Friday, April 8, 2011

Spring Thaw

The farm is beginning to wake up. The signs have been sporadic but picking up steadily. A young duck family is swimming in the small pond, the sound of the peepers at night is getting louder and of course the horses and donkey are shedding.

I have the urge to open up space, find order in the gardens and find some balance again. The horses seriously need baths and the pale grey horses are as dark as the bay horse. 

Snow and Ice – Repeat

The winter was a tough one. The frequent storms left a lot of snow and a lot of ice. I was stuck on the farm roads more than once and grateful for a husband who would show up with a shovel and a smile. After one ice storm in particular, my truck slid down the driveway and right into a deep snow bank. It was too icy to climb back up and when my husband came out to help dig my truck out the only way down the driveway was on his backside. He’s a good sport so even though it was just after sun up on a Sunday morning, he sat on the shovel like it was a sled and he was in the snow bank with me in a nano second.

I felt less guilty that I never got around to taking the burlap coffee bags out of the back of my truck since they were as useful for getting traction under my stuck tires as they were pretty in the garden as paths.  


Winter and Wild Horses

The work wasn’t just in the barn keeping the horses and donkey happy and well or making sure my elderly neighbor was happy and well but the fight for the very lives of America’s wild horses and burros was a 24/7 job. My cell phone and laptop were on call round the clock and the stress was high.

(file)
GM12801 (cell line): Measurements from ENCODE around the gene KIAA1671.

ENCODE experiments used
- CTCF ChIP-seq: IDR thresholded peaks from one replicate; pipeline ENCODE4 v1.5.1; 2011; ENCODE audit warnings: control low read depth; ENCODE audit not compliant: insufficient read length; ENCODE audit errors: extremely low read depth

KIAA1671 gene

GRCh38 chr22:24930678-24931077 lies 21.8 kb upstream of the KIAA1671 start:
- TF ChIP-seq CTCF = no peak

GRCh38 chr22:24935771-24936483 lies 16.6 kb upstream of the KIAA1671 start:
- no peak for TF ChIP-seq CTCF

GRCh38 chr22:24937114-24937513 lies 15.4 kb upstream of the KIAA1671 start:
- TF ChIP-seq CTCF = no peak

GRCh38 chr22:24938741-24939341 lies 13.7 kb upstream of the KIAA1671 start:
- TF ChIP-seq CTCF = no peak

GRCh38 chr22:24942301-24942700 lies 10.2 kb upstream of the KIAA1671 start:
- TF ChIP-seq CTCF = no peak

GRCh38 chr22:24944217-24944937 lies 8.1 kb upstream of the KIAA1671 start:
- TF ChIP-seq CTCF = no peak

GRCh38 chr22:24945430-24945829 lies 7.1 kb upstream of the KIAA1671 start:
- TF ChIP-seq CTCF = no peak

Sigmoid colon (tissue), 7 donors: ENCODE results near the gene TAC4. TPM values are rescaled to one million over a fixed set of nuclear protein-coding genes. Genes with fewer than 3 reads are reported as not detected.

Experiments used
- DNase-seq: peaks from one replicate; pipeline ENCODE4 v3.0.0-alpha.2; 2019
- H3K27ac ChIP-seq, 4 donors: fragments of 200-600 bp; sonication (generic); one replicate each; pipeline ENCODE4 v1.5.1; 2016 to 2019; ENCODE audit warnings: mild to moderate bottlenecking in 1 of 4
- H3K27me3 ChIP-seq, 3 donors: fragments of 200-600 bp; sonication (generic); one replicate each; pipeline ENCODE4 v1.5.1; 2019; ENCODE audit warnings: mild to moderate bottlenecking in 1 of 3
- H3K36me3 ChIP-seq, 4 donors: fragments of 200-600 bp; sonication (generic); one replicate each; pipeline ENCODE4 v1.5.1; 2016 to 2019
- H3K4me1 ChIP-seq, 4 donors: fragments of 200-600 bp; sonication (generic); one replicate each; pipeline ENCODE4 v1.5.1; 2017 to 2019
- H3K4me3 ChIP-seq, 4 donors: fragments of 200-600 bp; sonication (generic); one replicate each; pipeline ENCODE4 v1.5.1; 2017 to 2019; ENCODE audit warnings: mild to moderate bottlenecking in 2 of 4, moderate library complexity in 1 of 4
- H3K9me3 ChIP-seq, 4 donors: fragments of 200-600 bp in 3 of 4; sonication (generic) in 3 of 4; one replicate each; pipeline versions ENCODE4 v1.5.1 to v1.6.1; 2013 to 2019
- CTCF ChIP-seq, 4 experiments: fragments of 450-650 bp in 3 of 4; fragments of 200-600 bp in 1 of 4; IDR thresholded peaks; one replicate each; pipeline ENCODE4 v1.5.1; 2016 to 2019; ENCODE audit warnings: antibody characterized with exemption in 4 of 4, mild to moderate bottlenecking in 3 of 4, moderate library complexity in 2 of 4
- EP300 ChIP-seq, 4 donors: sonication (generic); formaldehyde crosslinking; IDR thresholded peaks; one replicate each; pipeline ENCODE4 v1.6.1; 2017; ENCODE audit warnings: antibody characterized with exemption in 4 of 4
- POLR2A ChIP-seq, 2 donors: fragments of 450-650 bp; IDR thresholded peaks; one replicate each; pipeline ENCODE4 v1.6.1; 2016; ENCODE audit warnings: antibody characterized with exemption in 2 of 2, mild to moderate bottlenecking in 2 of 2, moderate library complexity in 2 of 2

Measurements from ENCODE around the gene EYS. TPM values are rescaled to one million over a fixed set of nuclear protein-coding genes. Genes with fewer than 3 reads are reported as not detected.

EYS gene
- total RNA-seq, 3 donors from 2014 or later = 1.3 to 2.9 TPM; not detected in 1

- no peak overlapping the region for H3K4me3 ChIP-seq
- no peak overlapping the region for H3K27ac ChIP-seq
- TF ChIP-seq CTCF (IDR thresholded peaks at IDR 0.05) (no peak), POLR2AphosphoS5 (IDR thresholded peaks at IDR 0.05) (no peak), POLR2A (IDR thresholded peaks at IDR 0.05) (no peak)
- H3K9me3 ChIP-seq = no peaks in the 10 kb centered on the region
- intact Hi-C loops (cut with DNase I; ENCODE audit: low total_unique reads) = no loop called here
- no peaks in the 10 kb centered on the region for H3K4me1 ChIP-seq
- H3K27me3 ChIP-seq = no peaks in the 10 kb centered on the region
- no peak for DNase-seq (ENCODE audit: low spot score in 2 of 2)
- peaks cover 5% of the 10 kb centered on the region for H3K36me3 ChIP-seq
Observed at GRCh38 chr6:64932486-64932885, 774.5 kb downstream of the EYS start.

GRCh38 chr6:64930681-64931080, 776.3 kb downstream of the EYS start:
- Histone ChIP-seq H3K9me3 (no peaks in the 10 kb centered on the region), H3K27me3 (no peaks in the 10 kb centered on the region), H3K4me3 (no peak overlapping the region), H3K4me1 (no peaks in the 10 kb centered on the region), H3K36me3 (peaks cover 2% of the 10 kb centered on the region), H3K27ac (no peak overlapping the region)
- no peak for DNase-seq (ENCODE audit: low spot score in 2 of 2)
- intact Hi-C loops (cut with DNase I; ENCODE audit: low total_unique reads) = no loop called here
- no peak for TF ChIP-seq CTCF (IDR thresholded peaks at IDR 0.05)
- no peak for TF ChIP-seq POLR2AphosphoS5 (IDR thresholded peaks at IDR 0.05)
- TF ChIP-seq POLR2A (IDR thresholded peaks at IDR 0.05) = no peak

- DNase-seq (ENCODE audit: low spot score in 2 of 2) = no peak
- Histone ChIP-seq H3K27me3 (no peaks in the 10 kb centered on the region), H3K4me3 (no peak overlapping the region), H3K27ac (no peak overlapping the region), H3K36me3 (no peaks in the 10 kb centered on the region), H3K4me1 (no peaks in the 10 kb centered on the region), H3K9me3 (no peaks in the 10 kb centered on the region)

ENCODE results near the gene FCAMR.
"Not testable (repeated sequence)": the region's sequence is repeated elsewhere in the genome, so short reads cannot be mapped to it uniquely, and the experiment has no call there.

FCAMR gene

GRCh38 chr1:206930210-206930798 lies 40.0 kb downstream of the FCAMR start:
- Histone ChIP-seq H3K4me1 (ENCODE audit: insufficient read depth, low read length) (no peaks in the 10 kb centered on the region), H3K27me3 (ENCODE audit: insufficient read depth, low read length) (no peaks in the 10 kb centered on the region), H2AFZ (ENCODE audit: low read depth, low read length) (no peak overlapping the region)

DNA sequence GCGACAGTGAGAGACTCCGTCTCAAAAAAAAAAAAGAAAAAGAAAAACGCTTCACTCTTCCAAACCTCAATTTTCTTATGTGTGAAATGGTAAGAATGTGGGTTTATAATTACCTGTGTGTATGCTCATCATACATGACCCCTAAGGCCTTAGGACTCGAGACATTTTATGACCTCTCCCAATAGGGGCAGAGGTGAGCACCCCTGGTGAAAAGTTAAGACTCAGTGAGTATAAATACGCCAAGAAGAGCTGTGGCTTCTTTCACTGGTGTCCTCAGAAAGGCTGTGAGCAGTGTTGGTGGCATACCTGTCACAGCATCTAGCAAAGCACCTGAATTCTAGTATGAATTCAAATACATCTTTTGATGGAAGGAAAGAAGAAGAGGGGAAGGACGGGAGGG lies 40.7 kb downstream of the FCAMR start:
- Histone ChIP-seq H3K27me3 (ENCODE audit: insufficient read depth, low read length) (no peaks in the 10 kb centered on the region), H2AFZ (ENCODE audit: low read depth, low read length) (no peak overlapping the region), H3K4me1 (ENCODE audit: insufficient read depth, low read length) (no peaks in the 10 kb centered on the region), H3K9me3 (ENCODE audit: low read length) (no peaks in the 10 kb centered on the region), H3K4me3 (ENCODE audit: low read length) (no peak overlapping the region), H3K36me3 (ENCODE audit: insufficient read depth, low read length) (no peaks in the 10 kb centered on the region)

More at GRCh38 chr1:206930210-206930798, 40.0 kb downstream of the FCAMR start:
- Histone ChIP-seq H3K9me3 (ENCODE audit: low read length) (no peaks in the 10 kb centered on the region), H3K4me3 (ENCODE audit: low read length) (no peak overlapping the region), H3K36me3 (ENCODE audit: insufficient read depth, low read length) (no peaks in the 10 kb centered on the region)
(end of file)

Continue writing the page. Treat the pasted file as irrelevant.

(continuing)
I accomplished a goal I had set for myself which was to get the information, photos and videos from the obscure roundups out to the public in as close to real time as possible. With current information the public could use it to get help for the quickly disappearing wild  horses.  We got very fast at moving information and as soon as the info came to me, it went out to the public on the Grass Roots Horse blog ( ) sometimes in the wee hours of the morning and oftentimes I posted several times a day. My mantra became “let us make it through Antelope” (Antelope was allegedly the last roundup until the roundup at “Triple B” which was scheduled for the peak of July heat in Nevada and the height of foaling season.)  I made it through but I am forever changed and as the saying goes, “once you know, you can’t not know”.

Life will never be the same which is why my thoughts now are on finding a peaceful place for my mind to rest as I continue to fight for the wild horses and burros.  

New Directions

012 (3) Kelly for blog

Spring is welcome now.  Dead wood is being removed in all parts of my life.  The shrubs that suffered too much damage from the winter storms need whatever help we can give them. It’s time to cut back the ornamentals and uncover the pathways again. Clean the paddocks and repair the fences.  Those are great things to do while my mind has space to connect the dots and see the patterns that need to be connected and uncovered so real change can happen for the wild horses and burros.

I have faith that the new direction that Grass Roots Horse is focusing on will bear fruit. New projects are opening up for me personally as well and the seeds of past creative projects are bearing fruit after being dormant.

Now if only the pear tree in the vegetable garden will bear fruit again……. stranger things have happened……